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web.mit.edu web.mit.edu Presentation Transcript

  • The Role of Investment Banks in the U.S. Bond Market Slide version
  • The Role of Stocks and Bonds in Corporate Capital Formation
    • Companies need capital (i.e. money) to purchase inventory, open new plants, etc.
    • Companies w/o an established name usually raise capital by:
    • - Getting a loan from a bank, and/or
    • - Getting money from some private equity source
    • Companies w/an established name can raise capital through the stock and the bond markets at a more attractive level
  • Stocks and Bonds
    • A stock is a security representing an ownership interest in a company
    • A bond is a security whereby the issuer borrows money, called the principal, and agrees to:
    • - Pay the lender (the bond holder) interest payments based on the outstanding
    • amount of principal.
    • - Return the principal through a “lump sum” payment, periodic payments over
    • time, or in the case of a “perpetual” bond, not at all
    • Publicly traded stocks are actively traded at exchanges as well as
    • OTC (Over the Counter) markets
    • Publicly traded bonds are actively traded mainly in the OTC market
    • (i.e., wall street bond dealers)
  • Investment Banks’ Role in Corporate Funding (Pg. 1 of 4)
    • Traditionally, investment banking refers to Corporate Finance ,
      • which is the process of raising money for corporate clients (or public institutions) in the form of equity/stocks, debt, or convertible securities.
    • This process involves two steps:
      • determining the most efficient funding for the client
        • type, amount, and structure
      • finding investors to supply those funds
        • for larger investment banks, this step will involve other areas of the firm, such as sales, trading, research and a syndicate function
  • Investment Banks’ Role in Corporate Funding (Pg. 3 of 4)
    • Example:
    • ABC Co. needs money to build a new plant
    • ABC Co. decides to employ Investment Bank IBK in this pursuit
    • Services IBK provides ABC Co.:
    • (1) Corporate Finance expertise:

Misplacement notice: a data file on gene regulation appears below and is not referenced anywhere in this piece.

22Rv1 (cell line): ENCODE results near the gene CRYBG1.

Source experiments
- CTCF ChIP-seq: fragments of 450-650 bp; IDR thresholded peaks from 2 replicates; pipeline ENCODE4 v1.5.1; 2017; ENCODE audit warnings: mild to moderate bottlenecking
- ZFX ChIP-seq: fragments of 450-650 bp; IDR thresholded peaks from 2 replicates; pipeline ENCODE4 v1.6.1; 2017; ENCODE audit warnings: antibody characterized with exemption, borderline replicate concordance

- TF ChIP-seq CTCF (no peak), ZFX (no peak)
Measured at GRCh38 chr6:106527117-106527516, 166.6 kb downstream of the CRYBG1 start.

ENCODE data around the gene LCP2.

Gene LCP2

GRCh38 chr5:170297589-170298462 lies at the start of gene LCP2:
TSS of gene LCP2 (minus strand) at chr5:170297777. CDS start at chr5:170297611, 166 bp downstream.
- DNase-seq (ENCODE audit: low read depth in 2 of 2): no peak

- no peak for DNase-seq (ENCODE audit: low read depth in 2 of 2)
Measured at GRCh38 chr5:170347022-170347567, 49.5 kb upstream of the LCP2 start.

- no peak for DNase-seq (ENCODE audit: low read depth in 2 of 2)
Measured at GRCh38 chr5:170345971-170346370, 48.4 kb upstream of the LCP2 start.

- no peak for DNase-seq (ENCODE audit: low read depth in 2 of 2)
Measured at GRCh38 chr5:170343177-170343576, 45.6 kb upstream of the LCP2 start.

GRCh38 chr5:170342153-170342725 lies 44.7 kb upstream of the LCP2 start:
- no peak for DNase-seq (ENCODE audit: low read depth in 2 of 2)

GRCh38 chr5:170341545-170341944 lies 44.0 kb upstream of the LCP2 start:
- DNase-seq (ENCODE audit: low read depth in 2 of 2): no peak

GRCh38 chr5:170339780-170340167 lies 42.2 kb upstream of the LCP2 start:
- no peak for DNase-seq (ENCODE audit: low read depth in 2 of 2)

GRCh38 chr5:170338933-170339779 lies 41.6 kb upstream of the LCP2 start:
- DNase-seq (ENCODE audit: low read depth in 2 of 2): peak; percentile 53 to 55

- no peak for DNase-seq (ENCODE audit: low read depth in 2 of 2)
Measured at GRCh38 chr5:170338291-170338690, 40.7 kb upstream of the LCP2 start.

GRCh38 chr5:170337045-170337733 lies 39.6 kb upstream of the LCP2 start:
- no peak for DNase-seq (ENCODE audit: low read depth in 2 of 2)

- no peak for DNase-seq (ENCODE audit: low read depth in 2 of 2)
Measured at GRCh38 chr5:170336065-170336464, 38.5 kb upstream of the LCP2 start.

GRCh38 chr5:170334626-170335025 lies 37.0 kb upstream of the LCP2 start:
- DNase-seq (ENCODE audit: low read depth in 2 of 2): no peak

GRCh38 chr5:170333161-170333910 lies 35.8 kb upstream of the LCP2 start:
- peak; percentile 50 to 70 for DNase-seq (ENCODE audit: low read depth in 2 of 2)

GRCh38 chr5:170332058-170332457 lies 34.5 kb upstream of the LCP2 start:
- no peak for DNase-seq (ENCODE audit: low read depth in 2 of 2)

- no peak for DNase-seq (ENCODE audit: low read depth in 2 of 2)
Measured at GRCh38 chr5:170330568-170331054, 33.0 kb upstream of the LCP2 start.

• + evaluates funding options (amount, type, and structure); options considered:
    • - common equity, preferred,
    • - debt (fixed-rate and floating rates with various maturities)
    • - convertible debt
    • + helps decide that a $200MM 7 yr. fixed-rate bond offering is the best option
  • Investment Banks’ Role in Corporate Funding (Pg. 4 of 4)
    • (2) Pricing & Underwriting, and Distribution Capability:
    • + IBK’s sales/trading expertise in the secondary market helps determine fair
    • pricing of the bond (new issues are sold in the primary market , issues are
    • subsequently traded in the secondary market )
    • + IBK leads an underwriting group, which purchase the bond and sell them to
    • investors (over days and sometimes weeks)
    • + IBK (and other dealers) are expected to provide 2-way market to buy/sell ABC’s bonds in the secondary market, an important function that would
    • - keep the institutional investors happy which in turn satisfy ABC Co., and
    • - keep IBK on “top of the market” and remain competitive
  • Governments’ Need to Borrow Money
    • The U.S. Government, federal agencies, and state/local governments (municipalities)
    • raise money in the capital markets to fund expenditures and other activities, for example:
    • The U.S. Government issues Treasury Bills/Notes/Bonds to fund federal programs
    • Federal agencies such as FNMA issue debt (bearing its name) so as to help provide funds to home buyers
    • State and local governments issue municipal bonds to fund building roads, etc.
  • Investment Banks’ Role in Government Related Debt
    • The main roles of investment banks in these debt markets are:
    • U.S. Treasury Debt Market: bid in U.S. Treasury auctions (if primary dealers)
    • Agency and Municipal Debt Market:
      • advise on efficient financing: e.g., maturities, call features, the need for credit enhancement (muni bonds)
      • underwrite and distribute debt
    • Secondary Market for the above: provide 2-way market for investors to buy/sell
  • Residential Mortgages: the Need to Securitize (Pg. 1 of 3)
    • Banks lend money to home buyers (a mortgage)
    • Banks borrow money from depositors (checking/savings accounts) and by selling CDs
    • Banks frequently “securitize” and sell these loans because
      • More demand from home buyers to borrow money than supply of funds
      • Risk of holding mortgages
  • Residential Mortgages: the Need to Securitize Pg. (2 of 3)
    • A Simplified Example: Bank ABC
    • has $100mm from checking/saving accounts and CDs, averaging 3% for 3 yrs.;
    • has $100mm 30-yr. fixed-rate mortgage loans (e.g.,1000 loans), averaging 5%
    • Simplistically speaking, the bank can earn a +2% spread, before expense, for 3 years
    • Risk: However, if after 3 years rates rise substantially :
      • the bank will not be able to borrow at 3%, but at a much higher rate, say, 10%;
      • now the bank has a NEGATIVE spread of 5%!! (5% - 10% = -5%)
  • Residential Mortgages: the Need to Securitize Pg. (3 of 3)